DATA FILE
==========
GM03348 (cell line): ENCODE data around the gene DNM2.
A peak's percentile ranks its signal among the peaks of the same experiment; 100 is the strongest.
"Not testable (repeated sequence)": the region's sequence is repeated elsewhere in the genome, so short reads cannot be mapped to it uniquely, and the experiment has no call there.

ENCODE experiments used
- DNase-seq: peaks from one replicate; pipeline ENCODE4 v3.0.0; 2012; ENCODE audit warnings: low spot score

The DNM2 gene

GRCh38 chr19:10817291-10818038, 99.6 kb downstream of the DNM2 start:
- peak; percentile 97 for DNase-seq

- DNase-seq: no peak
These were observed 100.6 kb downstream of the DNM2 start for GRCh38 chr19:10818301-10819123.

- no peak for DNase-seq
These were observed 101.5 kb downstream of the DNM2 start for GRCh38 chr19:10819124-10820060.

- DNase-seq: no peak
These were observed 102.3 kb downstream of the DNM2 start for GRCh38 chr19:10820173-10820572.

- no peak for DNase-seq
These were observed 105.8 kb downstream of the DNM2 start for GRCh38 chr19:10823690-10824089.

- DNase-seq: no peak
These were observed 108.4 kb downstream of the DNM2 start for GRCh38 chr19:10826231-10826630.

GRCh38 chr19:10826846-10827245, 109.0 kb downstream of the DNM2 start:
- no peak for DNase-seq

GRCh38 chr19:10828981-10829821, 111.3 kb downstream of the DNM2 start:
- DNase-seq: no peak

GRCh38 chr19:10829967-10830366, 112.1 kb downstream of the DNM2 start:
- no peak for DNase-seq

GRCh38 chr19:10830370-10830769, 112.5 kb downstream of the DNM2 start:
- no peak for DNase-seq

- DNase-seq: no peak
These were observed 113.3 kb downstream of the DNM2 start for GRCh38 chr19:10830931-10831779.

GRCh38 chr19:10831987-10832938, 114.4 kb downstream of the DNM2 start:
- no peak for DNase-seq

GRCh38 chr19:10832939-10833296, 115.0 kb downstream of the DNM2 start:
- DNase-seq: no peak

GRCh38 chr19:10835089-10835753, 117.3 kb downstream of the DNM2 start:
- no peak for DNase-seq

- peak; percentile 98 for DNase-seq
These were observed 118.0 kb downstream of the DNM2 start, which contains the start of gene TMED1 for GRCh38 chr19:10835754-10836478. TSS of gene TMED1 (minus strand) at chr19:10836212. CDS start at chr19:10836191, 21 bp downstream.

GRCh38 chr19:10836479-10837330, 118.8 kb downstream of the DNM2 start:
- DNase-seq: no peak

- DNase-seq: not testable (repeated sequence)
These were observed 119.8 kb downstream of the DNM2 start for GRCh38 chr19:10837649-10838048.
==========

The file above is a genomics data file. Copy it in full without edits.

GM03348 (cell line): ENCODE data around the gene DNM2.
A peak's percentile ranks its signal among the peaks of the same experiment; 100 is the strongest.
"Not testable (repeated sequence)": the region's sequence is repeated elsewhere in the genome, so short reads cannot be mapped to it uniquely, and the experiment has no call there.

ENCODE experiments used
- DNase-seq: peaks from one replicate; pipeline ENCODE4 v3.0.0; 2012; ENCODE audit warnings: low spot score

The DNM2 gene

GRCh38 chr19:10817291-10818038, 99.6 kb downstream of the DNM2 start:
- peak; percentile 97 for DNase-seq

- DNase-seq: no peak
These were observed 100.6 kb downstream of the DNM2 start for GRCh38 chr19:10818301-10819123.

- no peak for DNase-seq
These were observed 101.5 kb downstream of the DNM2 start for GRCh38 chr19:10819124-10820060.

- DNase-seq: no peak
These were observed 102.3 kb downstream of the DNM2 start for GRCh38 chr19:10820173-10820572.

- no peak for DNase-seq
These were observed 105.8 kb downstream of the DNM2 start for GRCh38 chr19:10823690-10824089.

- DNase-seq: no peak
These were observed 108.4 kb downstream of the DNM2 start for GRCh38 chr19:10826231-10826630.

GRCh38 chr19:10826846-10827245, 109.0 kb downstream of the DNM2 start:
- no peak for DNase-seq

GRCh38 chr19:10828981-10829821, 111.3 kb downstream of the DNM2 start:
- DNase-seq: no peak

GRCh38 chr19:10829967-10830366, 112.1 kb downstream of the DNM2 start:
- no peak for DNase-seq

GRCh38 chr19:10830370-10830769, 112.5 kb downstream of the DNM2 start:
- no peak for DNase-seq

- DNase-seq: no peak
These were observed 113.3 kb downstream of the DNM2 start for GRCh38 chr19:10830931-10831779.

GRCh38 chr19:10831987-10832938, 114.4 kb downstream of the DNM2 start:
- no peak for DNase-seq

GRCh38 chr19:10832939-10833296, 115.0 kb downstream of the DNM2 start:
- DNase-seq: no peak

GRCh38 chr19:10835089-10835753, 117.3 kb downstream of the DNM2 start:
- no peak for DNase-seq

- peak; percentile 98 for DNase-seq
These were observed 118.0 kb downstream of the DNM2 start, which contains the start of gene TMED1 for GRCh38 chr19:10835754-10836478. TSS of gene TMED1 (minus strand) at chr19:10836212. CDS start at chr19:10836191, 21 bp downstream.

GRCh38 chr19:10836479-10837330, 118.8 kb downstream of the DNM2 start:
- DNase-seq: no peak

- DNase-seq: not testable (repeated sequence)
These were observed 119.8 kb downstream of the DNM2 start for GRCh38 chr19:10837649-10838048.